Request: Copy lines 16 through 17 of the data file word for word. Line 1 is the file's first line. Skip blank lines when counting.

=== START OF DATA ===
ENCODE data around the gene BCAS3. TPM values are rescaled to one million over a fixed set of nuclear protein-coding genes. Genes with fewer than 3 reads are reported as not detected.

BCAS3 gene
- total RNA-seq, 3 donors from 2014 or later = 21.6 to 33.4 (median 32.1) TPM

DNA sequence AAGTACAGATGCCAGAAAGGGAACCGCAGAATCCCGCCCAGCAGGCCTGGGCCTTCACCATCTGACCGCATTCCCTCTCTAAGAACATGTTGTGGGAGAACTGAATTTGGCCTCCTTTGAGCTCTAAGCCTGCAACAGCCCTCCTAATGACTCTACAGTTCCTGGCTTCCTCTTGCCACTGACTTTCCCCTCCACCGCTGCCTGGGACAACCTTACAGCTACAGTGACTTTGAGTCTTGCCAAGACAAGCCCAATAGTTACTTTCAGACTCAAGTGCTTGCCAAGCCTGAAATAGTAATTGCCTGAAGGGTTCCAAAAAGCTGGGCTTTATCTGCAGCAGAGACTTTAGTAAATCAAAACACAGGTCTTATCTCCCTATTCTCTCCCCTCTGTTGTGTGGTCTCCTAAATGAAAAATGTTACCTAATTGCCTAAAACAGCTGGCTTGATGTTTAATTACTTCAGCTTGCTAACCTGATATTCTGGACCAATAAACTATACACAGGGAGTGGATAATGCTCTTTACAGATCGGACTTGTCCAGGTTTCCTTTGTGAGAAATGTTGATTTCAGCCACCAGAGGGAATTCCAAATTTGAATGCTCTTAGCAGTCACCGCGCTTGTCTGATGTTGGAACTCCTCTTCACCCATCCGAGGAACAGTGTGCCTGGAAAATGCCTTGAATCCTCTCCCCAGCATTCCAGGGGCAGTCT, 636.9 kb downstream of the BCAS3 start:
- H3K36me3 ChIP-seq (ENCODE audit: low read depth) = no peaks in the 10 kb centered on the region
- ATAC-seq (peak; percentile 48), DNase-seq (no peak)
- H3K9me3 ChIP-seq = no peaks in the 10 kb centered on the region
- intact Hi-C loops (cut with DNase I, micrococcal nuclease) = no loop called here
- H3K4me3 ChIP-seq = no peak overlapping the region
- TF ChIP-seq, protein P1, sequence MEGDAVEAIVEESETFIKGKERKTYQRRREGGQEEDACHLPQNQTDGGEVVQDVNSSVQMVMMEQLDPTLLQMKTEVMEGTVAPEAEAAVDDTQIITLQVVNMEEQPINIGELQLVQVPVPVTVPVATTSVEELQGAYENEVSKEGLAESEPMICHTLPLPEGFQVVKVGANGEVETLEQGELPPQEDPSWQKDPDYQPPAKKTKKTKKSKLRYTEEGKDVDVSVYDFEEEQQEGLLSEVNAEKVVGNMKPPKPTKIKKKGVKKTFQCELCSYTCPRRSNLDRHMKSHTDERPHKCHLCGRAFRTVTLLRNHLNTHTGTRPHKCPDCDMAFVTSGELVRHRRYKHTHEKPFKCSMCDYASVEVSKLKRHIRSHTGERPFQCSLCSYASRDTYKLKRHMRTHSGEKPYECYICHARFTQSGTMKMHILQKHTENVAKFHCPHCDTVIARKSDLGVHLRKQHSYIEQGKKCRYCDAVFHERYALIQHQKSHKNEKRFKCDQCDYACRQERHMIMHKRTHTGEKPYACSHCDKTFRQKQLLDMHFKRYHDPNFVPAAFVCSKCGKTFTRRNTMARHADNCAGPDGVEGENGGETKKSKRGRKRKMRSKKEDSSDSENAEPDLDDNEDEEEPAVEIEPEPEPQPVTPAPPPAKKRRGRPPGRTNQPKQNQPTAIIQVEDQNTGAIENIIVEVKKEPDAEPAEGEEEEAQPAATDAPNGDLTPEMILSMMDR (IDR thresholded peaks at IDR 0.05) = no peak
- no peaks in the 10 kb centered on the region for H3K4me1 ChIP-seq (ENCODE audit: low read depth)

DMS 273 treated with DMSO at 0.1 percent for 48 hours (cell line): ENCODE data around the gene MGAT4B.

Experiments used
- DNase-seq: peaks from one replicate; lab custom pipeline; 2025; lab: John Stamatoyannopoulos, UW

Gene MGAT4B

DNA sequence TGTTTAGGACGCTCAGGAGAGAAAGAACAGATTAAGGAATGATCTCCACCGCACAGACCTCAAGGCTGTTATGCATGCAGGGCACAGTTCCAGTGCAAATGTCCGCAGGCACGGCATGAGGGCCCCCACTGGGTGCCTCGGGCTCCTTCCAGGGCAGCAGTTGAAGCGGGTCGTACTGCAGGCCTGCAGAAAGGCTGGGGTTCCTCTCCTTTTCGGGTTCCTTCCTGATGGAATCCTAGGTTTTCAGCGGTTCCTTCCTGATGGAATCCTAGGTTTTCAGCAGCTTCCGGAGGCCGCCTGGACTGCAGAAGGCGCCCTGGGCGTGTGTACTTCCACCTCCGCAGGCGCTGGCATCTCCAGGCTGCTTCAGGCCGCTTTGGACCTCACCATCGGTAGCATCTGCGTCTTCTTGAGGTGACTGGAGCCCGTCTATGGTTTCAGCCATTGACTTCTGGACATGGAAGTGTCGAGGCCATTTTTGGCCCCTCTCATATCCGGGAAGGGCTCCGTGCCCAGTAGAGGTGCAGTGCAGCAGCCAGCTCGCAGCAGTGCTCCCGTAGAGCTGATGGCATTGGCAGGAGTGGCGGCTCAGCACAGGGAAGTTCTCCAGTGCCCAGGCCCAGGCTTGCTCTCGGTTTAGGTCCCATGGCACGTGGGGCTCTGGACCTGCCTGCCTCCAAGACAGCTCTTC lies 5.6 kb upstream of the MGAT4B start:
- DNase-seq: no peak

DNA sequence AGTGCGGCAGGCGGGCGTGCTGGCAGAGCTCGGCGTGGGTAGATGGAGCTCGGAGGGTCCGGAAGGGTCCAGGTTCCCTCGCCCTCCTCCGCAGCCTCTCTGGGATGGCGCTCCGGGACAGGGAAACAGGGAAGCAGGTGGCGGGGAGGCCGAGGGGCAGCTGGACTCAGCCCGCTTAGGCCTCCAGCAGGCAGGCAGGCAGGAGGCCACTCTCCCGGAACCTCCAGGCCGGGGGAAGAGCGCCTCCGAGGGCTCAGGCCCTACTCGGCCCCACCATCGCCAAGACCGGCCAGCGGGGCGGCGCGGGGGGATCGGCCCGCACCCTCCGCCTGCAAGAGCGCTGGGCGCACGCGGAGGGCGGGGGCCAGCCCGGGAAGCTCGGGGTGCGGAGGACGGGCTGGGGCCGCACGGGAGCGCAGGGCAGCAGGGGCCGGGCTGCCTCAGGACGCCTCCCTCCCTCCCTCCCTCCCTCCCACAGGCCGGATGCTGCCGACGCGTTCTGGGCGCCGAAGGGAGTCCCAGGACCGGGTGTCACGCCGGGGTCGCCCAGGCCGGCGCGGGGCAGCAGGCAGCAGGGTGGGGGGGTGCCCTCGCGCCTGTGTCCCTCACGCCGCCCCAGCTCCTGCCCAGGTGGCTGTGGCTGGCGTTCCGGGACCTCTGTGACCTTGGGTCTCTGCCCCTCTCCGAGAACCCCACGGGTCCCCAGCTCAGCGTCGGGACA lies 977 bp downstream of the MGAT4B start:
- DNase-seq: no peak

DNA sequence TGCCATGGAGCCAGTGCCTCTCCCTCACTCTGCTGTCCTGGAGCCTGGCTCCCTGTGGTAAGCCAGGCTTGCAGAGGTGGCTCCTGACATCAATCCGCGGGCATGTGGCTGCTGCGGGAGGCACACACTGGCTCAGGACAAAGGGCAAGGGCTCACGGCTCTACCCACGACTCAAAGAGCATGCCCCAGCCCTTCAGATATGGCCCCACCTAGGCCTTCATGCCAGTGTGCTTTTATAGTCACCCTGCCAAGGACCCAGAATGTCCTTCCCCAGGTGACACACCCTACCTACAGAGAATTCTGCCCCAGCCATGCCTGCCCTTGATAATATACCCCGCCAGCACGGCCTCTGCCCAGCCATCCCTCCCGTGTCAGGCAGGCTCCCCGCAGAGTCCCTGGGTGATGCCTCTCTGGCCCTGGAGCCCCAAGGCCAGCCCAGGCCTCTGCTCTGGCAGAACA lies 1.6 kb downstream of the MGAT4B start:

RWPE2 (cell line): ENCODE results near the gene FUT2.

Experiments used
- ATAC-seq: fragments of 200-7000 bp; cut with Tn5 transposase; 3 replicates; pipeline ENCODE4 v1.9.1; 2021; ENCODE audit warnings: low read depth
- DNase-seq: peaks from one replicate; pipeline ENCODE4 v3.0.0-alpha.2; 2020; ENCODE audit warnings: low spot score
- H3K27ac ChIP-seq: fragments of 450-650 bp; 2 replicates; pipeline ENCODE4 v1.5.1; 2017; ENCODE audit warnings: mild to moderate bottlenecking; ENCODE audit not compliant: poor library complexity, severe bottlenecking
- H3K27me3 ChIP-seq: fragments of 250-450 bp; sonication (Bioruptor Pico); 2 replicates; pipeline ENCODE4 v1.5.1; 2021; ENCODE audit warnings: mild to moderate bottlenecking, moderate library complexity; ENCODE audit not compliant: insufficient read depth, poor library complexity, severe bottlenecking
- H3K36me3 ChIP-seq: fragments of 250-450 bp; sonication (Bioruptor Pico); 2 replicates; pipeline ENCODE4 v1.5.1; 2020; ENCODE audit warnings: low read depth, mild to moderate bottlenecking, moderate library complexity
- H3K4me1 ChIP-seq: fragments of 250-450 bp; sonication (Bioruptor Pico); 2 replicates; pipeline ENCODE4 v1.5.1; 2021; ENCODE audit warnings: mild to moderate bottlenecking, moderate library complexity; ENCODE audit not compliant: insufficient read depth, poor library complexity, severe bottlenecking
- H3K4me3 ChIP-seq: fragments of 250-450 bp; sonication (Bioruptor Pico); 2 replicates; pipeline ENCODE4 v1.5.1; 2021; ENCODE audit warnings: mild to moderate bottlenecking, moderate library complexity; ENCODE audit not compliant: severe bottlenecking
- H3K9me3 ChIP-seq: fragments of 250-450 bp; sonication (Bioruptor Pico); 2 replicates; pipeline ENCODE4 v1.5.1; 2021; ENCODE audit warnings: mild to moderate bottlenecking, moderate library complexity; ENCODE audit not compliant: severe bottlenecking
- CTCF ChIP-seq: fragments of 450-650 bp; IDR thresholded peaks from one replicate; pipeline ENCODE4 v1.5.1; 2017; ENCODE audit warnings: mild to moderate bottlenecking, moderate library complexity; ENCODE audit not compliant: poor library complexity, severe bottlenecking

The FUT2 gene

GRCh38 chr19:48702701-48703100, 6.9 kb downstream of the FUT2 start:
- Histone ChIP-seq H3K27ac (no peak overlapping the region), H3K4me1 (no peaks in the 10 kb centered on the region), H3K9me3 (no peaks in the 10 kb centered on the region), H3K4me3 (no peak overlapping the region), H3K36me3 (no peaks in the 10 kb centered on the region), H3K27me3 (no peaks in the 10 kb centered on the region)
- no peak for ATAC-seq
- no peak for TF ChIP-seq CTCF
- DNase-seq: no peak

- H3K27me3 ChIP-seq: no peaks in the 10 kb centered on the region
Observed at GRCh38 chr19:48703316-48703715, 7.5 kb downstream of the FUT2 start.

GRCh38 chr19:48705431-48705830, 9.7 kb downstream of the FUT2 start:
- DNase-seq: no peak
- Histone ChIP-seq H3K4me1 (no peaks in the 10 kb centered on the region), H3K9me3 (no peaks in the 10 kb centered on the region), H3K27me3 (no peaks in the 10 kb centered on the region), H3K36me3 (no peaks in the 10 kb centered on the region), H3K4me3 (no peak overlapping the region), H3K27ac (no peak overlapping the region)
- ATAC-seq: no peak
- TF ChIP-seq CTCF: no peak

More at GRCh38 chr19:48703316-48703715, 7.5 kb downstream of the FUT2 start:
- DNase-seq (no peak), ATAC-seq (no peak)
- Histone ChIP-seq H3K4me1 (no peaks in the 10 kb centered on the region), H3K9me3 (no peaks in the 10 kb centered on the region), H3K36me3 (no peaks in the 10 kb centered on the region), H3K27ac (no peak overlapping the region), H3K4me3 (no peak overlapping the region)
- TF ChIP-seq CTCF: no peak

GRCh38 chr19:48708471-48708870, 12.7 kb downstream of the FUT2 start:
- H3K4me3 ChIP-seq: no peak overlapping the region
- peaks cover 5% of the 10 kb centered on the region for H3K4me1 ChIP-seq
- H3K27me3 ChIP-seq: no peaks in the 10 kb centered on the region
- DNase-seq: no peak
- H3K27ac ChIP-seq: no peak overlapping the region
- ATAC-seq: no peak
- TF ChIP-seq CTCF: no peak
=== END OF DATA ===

DNA sequence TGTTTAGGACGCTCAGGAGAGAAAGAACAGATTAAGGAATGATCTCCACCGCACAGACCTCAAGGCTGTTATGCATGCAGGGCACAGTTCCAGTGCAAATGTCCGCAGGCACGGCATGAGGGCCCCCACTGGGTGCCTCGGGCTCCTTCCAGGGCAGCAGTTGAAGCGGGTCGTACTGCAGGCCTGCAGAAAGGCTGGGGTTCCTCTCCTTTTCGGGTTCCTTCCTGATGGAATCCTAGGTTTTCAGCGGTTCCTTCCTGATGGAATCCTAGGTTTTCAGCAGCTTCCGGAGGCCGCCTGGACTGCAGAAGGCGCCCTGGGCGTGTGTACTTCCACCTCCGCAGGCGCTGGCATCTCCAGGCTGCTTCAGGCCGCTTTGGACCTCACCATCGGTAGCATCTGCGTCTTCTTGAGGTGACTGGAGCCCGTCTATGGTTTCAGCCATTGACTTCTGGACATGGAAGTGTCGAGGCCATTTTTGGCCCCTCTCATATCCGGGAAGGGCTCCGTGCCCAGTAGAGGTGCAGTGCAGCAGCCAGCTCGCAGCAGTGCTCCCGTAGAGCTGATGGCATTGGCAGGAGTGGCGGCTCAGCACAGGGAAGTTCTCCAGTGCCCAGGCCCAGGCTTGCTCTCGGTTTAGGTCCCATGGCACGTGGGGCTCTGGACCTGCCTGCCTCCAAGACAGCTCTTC lies 5.6 kb upstream of the MGAT4B start:
- DNase-seq: no peak